A fundamental observation central to research in this field is that the body "defends" or strives to maintain its weight by becoming more metabolically efficient after weight loss and less efficient upon weight gain. This is one of the reasons that dieting to lose weight is so difficult and frustrating. The molecular bases for these adaptations are unknown, but presumably include changing the flux through inefficient and/or futile metabolic cycles.

In 1997, we (and others independently) discovered uncoupling protein-3 (UCP3). This nuclear gene encodes a protein that is predicted to cause a mitochondrial proton leak. We have shown that UCP3 will reduce the mitochondrial membrane potential when expressed in yeast. UCP3 is expressed in muscle and is upregulated by thyroid hormone. Taken together, these data suggest that UCP3 has a role in the regulation of metabolic rate and efficiency. We have made and are currently characterizing a UCP3 knockout mouse to test these hypotheses.

In collaboration with Charles Vinson’s laboratory (NCI), we generated a transgenic mouse, named A-ZIP/F-1, that is virtually devoid of white fat. This was achieved using an adipocyte-specific promoter to drive expression of a dominant negative protein. The dominant negative protein inactivates certain basic-zipper transcription factors, preventing cell proliferation and differentiation. The A-ZIP/F-1 mice are diabetic, with a phenotype remarkably similar to that of humans with severe lipoatrophic diabetes.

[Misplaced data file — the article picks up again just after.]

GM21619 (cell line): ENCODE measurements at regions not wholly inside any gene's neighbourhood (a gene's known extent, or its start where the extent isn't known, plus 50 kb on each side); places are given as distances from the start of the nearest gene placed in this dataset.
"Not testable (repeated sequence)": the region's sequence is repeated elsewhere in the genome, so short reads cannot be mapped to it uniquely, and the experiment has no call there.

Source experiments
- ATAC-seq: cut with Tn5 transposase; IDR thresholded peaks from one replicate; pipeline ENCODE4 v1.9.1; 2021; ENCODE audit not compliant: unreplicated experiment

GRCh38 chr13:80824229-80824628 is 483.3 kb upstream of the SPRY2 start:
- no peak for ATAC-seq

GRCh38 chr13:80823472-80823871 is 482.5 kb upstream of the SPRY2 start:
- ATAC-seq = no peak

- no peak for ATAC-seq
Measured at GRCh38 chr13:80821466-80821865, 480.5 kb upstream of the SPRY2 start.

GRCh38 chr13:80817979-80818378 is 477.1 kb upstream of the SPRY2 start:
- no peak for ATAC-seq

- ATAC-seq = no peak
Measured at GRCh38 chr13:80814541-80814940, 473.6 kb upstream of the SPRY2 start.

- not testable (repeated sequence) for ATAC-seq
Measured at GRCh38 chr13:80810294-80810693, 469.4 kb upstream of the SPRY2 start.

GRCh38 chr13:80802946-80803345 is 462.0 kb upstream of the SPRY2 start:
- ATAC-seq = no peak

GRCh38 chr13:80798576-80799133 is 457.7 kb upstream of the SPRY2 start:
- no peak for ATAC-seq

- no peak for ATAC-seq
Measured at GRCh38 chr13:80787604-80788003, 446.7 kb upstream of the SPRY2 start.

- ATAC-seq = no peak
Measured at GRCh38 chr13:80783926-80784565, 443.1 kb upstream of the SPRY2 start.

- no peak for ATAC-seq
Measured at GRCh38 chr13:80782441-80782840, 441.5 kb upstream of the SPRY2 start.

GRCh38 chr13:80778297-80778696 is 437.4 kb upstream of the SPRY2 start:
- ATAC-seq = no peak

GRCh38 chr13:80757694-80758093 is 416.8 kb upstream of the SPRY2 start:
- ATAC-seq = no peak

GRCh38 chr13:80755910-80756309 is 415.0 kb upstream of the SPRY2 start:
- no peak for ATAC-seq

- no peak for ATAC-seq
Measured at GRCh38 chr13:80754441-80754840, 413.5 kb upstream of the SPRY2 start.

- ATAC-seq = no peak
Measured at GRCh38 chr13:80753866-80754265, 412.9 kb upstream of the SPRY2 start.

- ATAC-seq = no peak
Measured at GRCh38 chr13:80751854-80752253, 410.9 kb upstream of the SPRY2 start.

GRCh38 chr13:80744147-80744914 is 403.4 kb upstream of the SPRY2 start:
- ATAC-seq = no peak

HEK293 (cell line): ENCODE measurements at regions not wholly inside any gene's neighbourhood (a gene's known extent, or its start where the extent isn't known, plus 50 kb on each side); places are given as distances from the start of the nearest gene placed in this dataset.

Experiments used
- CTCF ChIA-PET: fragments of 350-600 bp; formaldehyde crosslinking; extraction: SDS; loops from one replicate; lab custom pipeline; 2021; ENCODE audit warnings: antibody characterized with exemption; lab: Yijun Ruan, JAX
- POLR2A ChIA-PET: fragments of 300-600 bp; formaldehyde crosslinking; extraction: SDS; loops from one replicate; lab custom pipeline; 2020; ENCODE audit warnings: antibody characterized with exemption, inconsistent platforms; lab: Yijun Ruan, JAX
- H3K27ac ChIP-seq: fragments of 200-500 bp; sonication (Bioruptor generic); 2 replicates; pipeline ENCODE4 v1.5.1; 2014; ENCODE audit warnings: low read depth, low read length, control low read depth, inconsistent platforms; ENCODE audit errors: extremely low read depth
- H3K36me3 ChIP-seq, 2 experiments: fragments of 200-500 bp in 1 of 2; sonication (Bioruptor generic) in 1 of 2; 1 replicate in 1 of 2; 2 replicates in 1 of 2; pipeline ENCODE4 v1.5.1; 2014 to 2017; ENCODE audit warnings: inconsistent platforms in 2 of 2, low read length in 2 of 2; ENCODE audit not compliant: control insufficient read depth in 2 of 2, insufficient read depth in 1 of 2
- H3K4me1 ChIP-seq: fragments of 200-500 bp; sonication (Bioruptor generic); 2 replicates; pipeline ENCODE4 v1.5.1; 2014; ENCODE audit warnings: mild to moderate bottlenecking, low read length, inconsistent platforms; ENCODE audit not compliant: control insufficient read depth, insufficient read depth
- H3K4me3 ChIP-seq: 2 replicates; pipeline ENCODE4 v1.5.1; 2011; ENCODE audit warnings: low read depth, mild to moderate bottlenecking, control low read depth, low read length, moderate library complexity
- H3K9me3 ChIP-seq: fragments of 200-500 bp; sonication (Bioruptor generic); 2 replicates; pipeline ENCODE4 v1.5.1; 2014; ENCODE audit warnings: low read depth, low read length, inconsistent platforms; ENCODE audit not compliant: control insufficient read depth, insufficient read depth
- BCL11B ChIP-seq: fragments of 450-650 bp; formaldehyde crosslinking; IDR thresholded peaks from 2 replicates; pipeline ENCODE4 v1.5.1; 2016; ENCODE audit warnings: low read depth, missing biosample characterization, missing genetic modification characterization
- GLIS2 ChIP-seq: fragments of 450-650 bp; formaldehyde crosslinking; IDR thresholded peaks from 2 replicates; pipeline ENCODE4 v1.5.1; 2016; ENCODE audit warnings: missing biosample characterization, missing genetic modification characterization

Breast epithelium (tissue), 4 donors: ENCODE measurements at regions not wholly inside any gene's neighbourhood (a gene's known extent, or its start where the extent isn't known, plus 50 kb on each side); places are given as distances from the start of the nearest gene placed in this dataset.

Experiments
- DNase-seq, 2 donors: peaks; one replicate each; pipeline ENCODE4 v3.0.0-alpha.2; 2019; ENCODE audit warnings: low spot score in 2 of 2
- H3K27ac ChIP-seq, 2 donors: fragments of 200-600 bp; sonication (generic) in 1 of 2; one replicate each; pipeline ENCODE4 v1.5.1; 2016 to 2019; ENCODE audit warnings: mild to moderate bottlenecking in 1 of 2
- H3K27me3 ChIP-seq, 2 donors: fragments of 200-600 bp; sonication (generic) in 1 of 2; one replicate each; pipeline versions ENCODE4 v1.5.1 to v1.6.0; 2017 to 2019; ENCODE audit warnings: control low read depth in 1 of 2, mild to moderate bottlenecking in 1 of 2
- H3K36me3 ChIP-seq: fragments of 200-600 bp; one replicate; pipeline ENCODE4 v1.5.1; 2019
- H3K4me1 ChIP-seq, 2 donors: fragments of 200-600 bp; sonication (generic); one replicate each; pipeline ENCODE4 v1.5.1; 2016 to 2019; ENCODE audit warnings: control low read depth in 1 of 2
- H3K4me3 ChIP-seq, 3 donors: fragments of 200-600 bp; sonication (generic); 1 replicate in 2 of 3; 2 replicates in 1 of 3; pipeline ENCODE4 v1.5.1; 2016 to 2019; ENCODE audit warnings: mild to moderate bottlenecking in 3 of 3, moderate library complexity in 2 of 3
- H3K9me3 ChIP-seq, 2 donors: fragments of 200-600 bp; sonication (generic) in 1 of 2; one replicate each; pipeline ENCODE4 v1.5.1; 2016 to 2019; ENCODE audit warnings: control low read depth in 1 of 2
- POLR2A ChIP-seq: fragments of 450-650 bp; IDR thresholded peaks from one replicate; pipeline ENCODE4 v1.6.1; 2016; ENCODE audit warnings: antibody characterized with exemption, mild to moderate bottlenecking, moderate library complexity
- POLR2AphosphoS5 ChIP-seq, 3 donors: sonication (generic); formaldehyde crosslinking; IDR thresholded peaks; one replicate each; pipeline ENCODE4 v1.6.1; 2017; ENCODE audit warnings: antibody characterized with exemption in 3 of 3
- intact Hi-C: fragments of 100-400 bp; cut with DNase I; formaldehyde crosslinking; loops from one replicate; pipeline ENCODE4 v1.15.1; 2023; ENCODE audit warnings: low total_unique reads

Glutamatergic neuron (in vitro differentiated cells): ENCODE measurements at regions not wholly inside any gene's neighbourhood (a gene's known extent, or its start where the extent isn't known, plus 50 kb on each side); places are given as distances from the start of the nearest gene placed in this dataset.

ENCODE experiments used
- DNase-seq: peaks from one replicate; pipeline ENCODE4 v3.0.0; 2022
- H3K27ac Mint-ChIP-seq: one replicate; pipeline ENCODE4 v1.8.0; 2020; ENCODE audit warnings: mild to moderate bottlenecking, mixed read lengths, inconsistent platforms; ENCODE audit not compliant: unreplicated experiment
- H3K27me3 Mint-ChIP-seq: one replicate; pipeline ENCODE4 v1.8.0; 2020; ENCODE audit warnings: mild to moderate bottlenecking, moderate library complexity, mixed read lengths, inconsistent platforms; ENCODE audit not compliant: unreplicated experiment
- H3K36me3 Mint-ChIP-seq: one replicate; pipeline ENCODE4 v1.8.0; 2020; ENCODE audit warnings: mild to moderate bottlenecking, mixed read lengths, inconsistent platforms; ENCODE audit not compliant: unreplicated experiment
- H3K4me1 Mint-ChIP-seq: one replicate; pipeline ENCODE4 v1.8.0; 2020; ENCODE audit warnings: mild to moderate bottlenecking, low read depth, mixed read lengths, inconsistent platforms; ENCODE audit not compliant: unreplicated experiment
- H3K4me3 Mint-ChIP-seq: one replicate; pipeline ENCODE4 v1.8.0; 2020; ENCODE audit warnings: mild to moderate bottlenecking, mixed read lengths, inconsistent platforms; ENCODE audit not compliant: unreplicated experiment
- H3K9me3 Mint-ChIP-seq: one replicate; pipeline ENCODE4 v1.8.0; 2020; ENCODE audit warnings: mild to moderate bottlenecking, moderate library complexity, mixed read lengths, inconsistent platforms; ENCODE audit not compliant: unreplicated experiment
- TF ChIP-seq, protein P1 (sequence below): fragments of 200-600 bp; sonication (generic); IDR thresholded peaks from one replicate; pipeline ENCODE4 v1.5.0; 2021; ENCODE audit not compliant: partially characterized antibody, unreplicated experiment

Using transplantation to reverse the phenotype, we showed that it is the adipose tissue deficit that causes the diabetes. This is in stark contrast to the usual type 2 diabetes, which is associated with obesity. Thus the A-ZIP/F-1 mice are a model of a paradoxical, poorly understood form of diabetes and also allow the study of the physiologic roles of fat


Thomas Schneider

Thomas Schneider received his Ph.D. from the University of Colorado, Boulder, in 1984. He continued the same project, on molecular information theory, in both his postdoctoral work and at NIH in the Laboratory of Experimental and Computational Biology, NCI, where he is a senior investigator.

If you want to understand life, don’t think about vibrant, throbbing gels and oozes, think about information technology.

–Richard Dawkins, The Blind Watchmaker, 1986

I believe that living things are so beautiful that there must be a mathematics that describes them. In 1978, in the lab of Larry Gold in Boulder, Colorado, I started looking for mathematical ways to describe ribosome binding sites. I was working with frequency tables of the bases in the sites and gave a talk to some computer scientists. After the presentation, Andrzej Ehrenfeucht, the head of the group, suggested, "Why don’t you try the information transform?" I asked, "What’s that?" He wrote "p log p" on the blackboard. I asked, "What does that mean?" "Oh, you go look it up!"

Half a year later I got around to computing the information, and got 11.0 bits. But what did that mean? I soon realized that I could also compute how much information would be needed to find the binding sites, given the size of the genome and number of binding sites. I was stunned to get 10.6 bits. I was able to confirm for other genetic systems that the sequence conservation at binding sites (Rsequence, measured in bits) is close to the information needed to find them (Rfrequency, also in bits). That discovery launched my career.